Champion skateboarder to teach pupils hunger to achieve

Fri 1st Feb '13

Neil DannsSky Sports Living for Sport Athlete Mentor Neil Danns is to spend February sharing his story of how hunger to achieve helped him to become a world champion skateboarder.  

Celebrating his 50th birthday this year, Neil is a world renowned skateboarder who self taught himself the skills to become British champion at the sport.  Growing up in the tough Toxteth area of Liverpool during the 1970s and 1980s, Neil has an acute understanding of how dreams and goals can turn youngsters lives around and it is this message that he will be sharing with pupils this month.

Neil’s skateboarding career began by accident when out on a school trip to Liverpool museum aged 14 he became mesmerised by a performance by American skateboard team, Hobie.  Neil went home, built a skateboard from a plank of wood and his sister’s roller boots and never looked back!

“Discovering skateboarding helped me to set goals for my future and strive to achieve them,” commented Neil.  “Growing up in inner city Liverpool, I was aware of negative influences around me such as truancy, drugs and crime and although I knew I didn’t want to be a part of that, until I discovered skateboarding, I didn’t have a focus for my future.  Participating in sport gave me self confidence which in turn helped me to earn respect for who I was as a person and make new friends.”

Focussed on building a successful career in skateboarding, Neil set himself a target of becoming the UK’s best skateboarder aged just 16 and achieved his goal within a year.  With support from the English Skateboarding Association, Neil represented the UK in competitions across the globe and was crowned European Champion in 1989. 

However, a skateboarding career is not for the feint hearted and for Neil it was one that was plagued by accidents and injuries.  Maintaining his position at the highest level within the sport meant Neil endured frequent injuries as a result of pushing his skills to the limit from broken arms, legs, wrists and collarbones, to a ruptured knee and osteoarthritis.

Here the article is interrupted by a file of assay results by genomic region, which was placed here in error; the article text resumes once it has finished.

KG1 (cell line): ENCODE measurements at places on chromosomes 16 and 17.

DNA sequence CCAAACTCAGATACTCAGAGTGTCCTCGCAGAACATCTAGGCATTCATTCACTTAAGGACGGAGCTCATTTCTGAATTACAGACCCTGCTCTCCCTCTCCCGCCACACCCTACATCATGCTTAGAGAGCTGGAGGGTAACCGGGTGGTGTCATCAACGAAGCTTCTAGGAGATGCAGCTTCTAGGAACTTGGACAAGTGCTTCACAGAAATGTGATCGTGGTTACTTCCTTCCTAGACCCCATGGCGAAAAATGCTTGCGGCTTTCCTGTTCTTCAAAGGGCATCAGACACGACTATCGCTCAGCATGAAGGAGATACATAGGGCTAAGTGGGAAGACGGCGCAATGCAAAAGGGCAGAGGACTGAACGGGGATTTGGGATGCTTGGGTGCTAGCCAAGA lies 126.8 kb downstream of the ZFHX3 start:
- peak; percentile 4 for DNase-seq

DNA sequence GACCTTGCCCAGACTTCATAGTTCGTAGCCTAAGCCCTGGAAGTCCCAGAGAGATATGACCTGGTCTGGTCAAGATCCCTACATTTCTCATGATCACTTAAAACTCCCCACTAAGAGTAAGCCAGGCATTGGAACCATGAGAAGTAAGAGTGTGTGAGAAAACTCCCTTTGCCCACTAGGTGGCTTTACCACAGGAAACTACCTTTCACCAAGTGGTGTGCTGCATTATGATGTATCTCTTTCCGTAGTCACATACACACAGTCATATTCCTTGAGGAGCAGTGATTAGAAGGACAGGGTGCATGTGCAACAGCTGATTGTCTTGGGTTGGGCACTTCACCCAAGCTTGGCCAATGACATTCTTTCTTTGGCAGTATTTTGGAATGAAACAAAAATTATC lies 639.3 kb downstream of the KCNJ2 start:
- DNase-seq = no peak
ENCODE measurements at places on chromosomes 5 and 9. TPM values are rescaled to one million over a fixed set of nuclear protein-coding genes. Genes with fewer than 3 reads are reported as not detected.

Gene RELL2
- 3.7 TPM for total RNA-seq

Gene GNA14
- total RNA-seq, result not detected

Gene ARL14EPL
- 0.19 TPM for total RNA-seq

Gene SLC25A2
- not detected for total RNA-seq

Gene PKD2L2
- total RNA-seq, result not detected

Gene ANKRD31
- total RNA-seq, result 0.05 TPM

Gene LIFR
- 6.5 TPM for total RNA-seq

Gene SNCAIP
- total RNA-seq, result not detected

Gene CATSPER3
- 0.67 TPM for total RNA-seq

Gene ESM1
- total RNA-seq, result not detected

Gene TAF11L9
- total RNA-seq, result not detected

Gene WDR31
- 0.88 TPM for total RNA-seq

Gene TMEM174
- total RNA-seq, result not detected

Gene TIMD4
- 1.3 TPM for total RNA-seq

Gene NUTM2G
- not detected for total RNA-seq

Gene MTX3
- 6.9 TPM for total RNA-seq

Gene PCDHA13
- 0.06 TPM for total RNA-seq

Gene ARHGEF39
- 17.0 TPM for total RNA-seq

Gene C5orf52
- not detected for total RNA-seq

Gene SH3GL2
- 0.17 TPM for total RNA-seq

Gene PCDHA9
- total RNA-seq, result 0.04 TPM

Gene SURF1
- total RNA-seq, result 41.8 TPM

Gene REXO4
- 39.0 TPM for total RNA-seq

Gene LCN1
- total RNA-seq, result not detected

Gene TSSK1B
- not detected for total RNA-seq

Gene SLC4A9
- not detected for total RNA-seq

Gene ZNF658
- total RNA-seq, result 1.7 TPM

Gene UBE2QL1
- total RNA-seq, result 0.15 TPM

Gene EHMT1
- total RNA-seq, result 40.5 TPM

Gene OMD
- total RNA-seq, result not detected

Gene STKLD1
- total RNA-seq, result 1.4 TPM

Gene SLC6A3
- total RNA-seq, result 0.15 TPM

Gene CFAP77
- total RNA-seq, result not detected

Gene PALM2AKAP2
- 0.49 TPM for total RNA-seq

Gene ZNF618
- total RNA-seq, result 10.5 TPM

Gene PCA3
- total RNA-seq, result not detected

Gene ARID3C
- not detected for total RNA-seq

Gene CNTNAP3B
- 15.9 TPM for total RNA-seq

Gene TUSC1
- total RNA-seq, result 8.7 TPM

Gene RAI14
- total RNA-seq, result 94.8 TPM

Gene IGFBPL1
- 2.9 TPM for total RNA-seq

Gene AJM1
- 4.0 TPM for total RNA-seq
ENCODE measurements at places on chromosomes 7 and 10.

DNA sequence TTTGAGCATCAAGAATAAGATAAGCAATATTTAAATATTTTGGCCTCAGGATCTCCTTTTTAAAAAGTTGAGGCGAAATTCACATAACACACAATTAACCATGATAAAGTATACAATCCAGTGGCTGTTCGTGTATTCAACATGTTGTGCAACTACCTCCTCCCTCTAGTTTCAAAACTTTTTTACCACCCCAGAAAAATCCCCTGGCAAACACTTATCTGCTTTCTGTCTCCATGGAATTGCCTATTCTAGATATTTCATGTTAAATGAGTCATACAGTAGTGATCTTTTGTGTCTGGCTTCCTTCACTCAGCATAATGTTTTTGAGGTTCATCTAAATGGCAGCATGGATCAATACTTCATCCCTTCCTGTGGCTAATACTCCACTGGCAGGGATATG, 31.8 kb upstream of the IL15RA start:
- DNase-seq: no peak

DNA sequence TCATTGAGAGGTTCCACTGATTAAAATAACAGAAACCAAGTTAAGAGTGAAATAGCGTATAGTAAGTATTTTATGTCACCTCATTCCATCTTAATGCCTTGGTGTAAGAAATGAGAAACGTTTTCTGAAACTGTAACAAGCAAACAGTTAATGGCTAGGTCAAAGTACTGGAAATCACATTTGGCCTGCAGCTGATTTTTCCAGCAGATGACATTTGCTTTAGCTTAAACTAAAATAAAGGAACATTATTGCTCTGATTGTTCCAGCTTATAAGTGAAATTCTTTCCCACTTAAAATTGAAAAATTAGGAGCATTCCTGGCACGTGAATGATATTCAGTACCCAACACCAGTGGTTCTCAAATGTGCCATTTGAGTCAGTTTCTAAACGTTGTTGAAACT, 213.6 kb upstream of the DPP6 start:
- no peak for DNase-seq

Despite these setbacks, Neil never lost his desire to return to the sport that he loved, eventually retiring in 2005 after 25 years competing as a skateboarder.   Now working as an Athlete Mentor for Sports Living for Sport, Neil is sharing the story of his sporting journey, to inspire students in his home region of the North West.

“When I meet students today, I share with them the story of my sporting career including all of the highs and the lows.  I spent a lot of time injured because skateboarding is such a physically challenging and high risk sport but I never let that get me down.  This was partly due to the friends I had made across the world who spurred me on to stay positive but there was also a constant desire within me to return to the sport I loved and keep focussed on what I wanted to achieve in life.

“It is this determination that I want to impart to the students that I meet.  I believe everyone should have goals in life and, through the skills that I teach, I hope I can give today’s students some of the drive that I had to stay focussed on my goals despite setbacks along way.  Skateboarding is a fantastically inclusive sport and one which both youngsters and adults can enjoy.  I hope through my visits to schools in the North West that I can inspire more youngsters to dream, aspire and achieve whatever they set their minds to.”

Sky Sports Living for Sport is designed to empower students and uses the British Athletes Commission’s ‘Six Keys to Success’, which include mental toughness, hunger to achieve, people skills, sports and life knowledge, breaking barriers and planning for success, to help them achieve their own life goals.  During his school visits Neil will focus on hunger to achieve, encouraging students to discover the desire to improve, follow dreams and learn from mistakes.

Follow Neil on twitter and keep up with his progress this month

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